The mining sector has always used the latest technologies to stay at the forefront of its work and keep up with the times. From extraction to processing and even shipment, the industry requires technology at every level of the business.
Spatial data visualization is used to create more detailed and precise 3D models for depth perception and detail. The human brain is better able to understand and relate to complex, interrelated issues using 3D modeling. Often, that modeling can be supported with virtual reality (VR) to create an artificial software environment of the model using real-life data. Using VR, miners can experience the mine for themselves, plan a new mine before moving forward, and clear plans in greater detail without being in the field.
From above, mining companies use automated drones to produce the same results as a helicopter flyover, with lower costs and operations time. These drones or unmanned aerial systems (UAS) can do safety and surveillance surveys, asset management, stockpile measurement, infrastructure inspection, time-lapse photography to check progress, site mapping, and more.
Using the latest technology allows mining companies to innovate and address challenges at a more efficient and cost-effective level. This technology is also driving a more sustainable approach to mining as the industry continues to accelerate its environmental, social, and governmental goals over the coming years.
Now, a boom in the use of AI in the mining industry is set to shift the ground under miner’s feet. In the last few years, jobs, patents, and AI deals have been picking up, allowing the mining sector to take the next step into the future of operations and project management. According to an analysis of GlobalData data, AI is continuing to build a presence as companies complete more AI deals, hire for AI roles, and continue to mention it frequently in company reports, beginning in 2021.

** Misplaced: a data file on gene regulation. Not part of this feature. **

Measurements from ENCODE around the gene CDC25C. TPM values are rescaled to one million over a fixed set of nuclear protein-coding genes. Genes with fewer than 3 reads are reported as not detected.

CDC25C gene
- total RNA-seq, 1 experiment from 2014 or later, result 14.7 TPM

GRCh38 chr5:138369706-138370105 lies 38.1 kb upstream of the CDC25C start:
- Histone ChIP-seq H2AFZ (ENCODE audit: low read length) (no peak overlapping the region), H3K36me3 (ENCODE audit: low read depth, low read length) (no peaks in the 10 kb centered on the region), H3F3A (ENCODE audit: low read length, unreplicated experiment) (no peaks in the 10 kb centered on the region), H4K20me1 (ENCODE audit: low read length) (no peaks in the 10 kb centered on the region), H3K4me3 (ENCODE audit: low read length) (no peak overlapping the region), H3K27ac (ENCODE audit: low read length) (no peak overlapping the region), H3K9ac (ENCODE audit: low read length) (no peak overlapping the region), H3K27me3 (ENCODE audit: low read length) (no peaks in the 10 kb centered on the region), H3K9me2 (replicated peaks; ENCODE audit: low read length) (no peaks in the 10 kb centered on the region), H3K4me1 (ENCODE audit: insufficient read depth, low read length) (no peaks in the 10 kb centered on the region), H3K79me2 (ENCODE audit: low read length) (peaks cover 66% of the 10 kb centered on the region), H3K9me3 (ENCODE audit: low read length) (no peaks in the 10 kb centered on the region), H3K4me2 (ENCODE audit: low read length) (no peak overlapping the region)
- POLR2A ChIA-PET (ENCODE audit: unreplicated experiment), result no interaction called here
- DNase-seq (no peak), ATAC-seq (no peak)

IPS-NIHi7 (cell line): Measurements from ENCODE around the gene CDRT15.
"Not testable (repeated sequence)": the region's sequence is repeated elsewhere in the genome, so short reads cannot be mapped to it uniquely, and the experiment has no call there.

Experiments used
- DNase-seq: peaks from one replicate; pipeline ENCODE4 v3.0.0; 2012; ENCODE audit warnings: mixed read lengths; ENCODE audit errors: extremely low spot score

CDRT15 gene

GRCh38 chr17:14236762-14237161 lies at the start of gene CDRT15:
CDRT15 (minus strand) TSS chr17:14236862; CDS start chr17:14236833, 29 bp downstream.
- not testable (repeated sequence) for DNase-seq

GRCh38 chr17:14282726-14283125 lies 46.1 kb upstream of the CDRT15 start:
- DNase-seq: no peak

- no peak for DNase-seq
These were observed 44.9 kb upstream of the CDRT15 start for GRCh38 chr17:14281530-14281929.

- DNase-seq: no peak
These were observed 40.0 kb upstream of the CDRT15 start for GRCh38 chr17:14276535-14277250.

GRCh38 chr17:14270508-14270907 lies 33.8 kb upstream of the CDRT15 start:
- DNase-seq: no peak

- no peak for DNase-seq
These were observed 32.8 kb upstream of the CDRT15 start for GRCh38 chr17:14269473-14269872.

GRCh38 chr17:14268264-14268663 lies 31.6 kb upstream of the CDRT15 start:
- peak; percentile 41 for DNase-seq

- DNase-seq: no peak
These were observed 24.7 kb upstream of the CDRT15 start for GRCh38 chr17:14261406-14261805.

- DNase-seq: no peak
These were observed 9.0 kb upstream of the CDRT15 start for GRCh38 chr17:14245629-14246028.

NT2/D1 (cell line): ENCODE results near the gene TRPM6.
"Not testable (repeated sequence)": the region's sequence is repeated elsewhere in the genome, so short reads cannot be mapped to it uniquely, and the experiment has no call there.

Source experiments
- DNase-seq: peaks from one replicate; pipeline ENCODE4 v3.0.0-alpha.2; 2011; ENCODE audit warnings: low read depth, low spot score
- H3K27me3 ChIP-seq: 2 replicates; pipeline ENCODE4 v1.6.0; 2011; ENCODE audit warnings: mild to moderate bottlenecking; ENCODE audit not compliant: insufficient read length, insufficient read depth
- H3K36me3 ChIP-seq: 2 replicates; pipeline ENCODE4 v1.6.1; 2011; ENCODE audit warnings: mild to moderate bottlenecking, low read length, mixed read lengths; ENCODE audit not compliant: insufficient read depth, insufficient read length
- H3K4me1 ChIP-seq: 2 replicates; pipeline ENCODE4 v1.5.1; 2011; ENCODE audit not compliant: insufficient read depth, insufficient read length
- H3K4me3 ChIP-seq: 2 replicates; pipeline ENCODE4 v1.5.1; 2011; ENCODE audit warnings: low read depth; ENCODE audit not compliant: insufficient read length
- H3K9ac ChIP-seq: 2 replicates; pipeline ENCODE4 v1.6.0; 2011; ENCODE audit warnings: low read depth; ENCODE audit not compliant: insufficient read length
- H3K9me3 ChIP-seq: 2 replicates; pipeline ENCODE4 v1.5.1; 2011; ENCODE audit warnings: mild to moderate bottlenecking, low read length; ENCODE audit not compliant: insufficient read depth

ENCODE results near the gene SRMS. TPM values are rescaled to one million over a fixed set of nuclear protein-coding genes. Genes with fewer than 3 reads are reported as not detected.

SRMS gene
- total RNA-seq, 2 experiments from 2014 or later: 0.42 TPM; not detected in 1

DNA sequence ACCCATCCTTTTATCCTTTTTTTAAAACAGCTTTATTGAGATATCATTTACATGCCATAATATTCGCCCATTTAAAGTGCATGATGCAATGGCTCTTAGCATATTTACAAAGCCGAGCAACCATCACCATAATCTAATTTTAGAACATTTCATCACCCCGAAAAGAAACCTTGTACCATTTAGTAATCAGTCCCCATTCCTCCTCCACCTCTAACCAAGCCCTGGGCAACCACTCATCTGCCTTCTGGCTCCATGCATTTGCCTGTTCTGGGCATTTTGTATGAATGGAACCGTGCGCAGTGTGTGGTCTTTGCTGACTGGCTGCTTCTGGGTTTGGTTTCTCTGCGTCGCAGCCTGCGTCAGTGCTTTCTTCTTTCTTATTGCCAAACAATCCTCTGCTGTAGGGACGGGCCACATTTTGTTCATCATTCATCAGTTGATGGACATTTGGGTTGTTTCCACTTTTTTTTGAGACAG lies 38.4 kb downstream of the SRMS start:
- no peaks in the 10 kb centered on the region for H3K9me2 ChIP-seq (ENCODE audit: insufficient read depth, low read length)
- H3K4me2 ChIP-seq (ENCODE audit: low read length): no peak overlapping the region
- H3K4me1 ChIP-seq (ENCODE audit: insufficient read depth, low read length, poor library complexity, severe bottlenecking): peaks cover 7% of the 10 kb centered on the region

The increase of financing, M&A, partnerships, and grants in the AI space has sped up, although there has been a slow down in the first quarter of 2021 from the fourth quarter of 2019.
Hiring continues to pick up as mining companies look to staff their teams with experts in AI development and implementation.
Another clear sign of the growing importance of AI in the mining industry is the rise of granted patents. From 2000 to 2014, there was an average of 2.4 mining patents related to AI granted. By 2020, that number rose to 13 patents, increasing the average number granted by 8.4.
These rapid shifts in technology are nothing new for the mining industry. The sector has always adapted quickly to the changing times and knows how to keep up with competitors both within the industry and among the many branches of the supply chain critical to its success. AI is helping companies use smart data and machine learning to improve operational efficiency, mine safety, and production workflow. Companies can now generate day-to-day data in half the time than what has been used in the field.
Some of the ways mining companies are using AI include mineral processing and exploration to find minerals more easily, as well as autonomous vehicles and drillers. Autonomous vehicles have been used in the industry for more than eight years, shuttling materials in their pit to pit operations and more. Drilling systems have also been equipped with AI to allow for a single operator that controls several drill rigs at once with AI-assisted software.
The efficiency and ESG gains made using AI and other technologies by the mining industry have given mining companies brand new ways to do their jobs, and produce at faster rates while maintaining social and environmental standards. The future is sure to see this trend accelerate, as the industry seems to be on the cusp of an AI boom.
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|Lincoln Minerals Limited